Trends to consider when mixing experiences in Food Halls

Trends to consider when mixing experiences in Food Halls

Illustration by Celia Díaz.

New consumers’ agents and trends:

Convenience and social experiences:

The technology boom in on demand services has generated solutions for an accelerated lifestyle. E-commerce has changed restaurants’ business models by complementing them. A platform such as Uber-Eats takes users’ way of consuming to another level, by giving them access to customise and tailor their order as they please. 30% of casual restaurants with delivery have increased their sales by 7.2% (ISCAM).

Restaurants are stepping up their game as entertainment spots. 21.9% of monthly average expenses are destined to food and beverages, and the trend is increasing according to the National Household Income and Expenses 2016. Consumption centres are a reflection of lifestyle and the reinterpretation of public spaces.

Types of restaurants growing in demand:

Within the categories of Full Service Restaurants (FSR) and Quick Service Restaurants (QSR), there are two realities:


New millennial consumers no longer look for rigid atmospheres like the ones seen at traditional Fine Dinings. The Fine Casuals are having more game in the market since they are positioning themselves as restaurants where people can stay around for drinks and conversation after dining: gastronomic chef driven proposals with a casual atmosphere.

Casual predominates as a favourite among the Family Market and has a leading role at shopping centres all around Mexico.

(QSR) FAST CASUAL (Independent)

The Food Halls’ boom, (contemporary markets with a gourmet approach) replaced Food Courts at shopping malls, the Fast Casual format gained popularity, which means: Full Service restaurants created quick experience versions, and there is usually a popular chef behind them. There are already popular cases, such as the Food Hall pioneer at the Plaza Hotel in New York by Todd English or Joan Roca’s presence at the Mercado de San Miguel; even Anthony Bourdain invited the Guerrerense to be part of their market in New York.

Gastronomy favourites in Mexico:

Mexican food:

In Mexico, Mexican food is still leading with the highest penetration in the market, from informal street food “puestos” to fine dining restaurants. The versatility and richness of the food creates sub genders within the same gastronomy, some of the most popular are seafood and Oaxaca style cuisine. On the other hand, Mexican finger food such as tacos and tostadas are friendly for the Family Style that’s trending worldwide.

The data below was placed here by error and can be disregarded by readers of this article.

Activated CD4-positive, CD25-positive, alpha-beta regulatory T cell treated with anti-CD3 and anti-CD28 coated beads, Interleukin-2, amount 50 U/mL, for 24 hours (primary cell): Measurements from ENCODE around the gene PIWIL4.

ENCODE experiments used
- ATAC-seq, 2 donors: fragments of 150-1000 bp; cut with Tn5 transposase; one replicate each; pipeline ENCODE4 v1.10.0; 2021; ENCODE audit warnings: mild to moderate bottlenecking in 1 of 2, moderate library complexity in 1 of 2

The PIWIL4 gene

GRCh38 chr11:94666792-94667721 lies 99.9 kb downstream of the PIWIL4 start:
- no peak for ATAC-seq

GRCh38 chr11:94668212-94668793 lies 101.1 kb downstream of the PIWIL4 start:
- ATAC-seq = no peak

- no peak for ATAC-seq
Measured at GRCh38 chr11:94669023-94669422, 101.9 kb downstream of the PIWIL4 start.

Asian food:

This gastronomic profile is taking over restaurants of all genders; Poke Bowls, Ramen and Omakase type bars are becoming more popular each day.

Terraza Cha Cha Chá

Performance expectation in the industry in the next five years:

1. Farm to table:

In Mexico, this concept is yet to spread. Restaurants lack values such as: organic, local supplies and temporality, from the garden ingredients, vegetable based food and socially responsible processes. These trends have already taken over the most innovative restaurants around the world, but it in Mexico this is still only part of the high social strata scene, but little by little, it’s beginning to spread in different consumption types.

2. Pop-up concepts:

Restaurants that overall focus on food. Concepts that don’t have a fixed space and therefore need a lower investment.

3. Fast casual meets Fine Casual:

Easy going service with gourmet quality ingredients. Examples: La Guerrerense in Ensenada or Don Vergas at the Mercado de San Juan in Mexico.

4. International food & beverages with local ingredients:

In Mexico, they are becoming the foreign classics, for example: Mexican Sake or local Gin. On the other hand, dishes that are not native to Mexico are being mixed with endemic ingredients from the region, generating cultural reinterpretations of the gastronomy, for example: Mutton cheeseburger with chicatana ants and Chihuahua cheese.


Behaviour between chains and mom-and-pops (Indies):

Casual style independent restaurants are bringing quality to the table and equal prices as restaurant chains, sometimes even lower. For example: Delirio by Mónica Patiño vs Chili’s.

Innovation is flowing in these types of restaurants because they are not obliged to standardize their processes like food chains, which means: flexibility to include seasonal products and ingredients. At restaurant chains, the pricing strategy is planned: there is precise knowledge of costs per dish and central kitchens that optimize the processes, they are careful with menu engineering and operation, however this takes away the artisanal in it.


*Our specialty is the Food & Beverage (F&B) industry.

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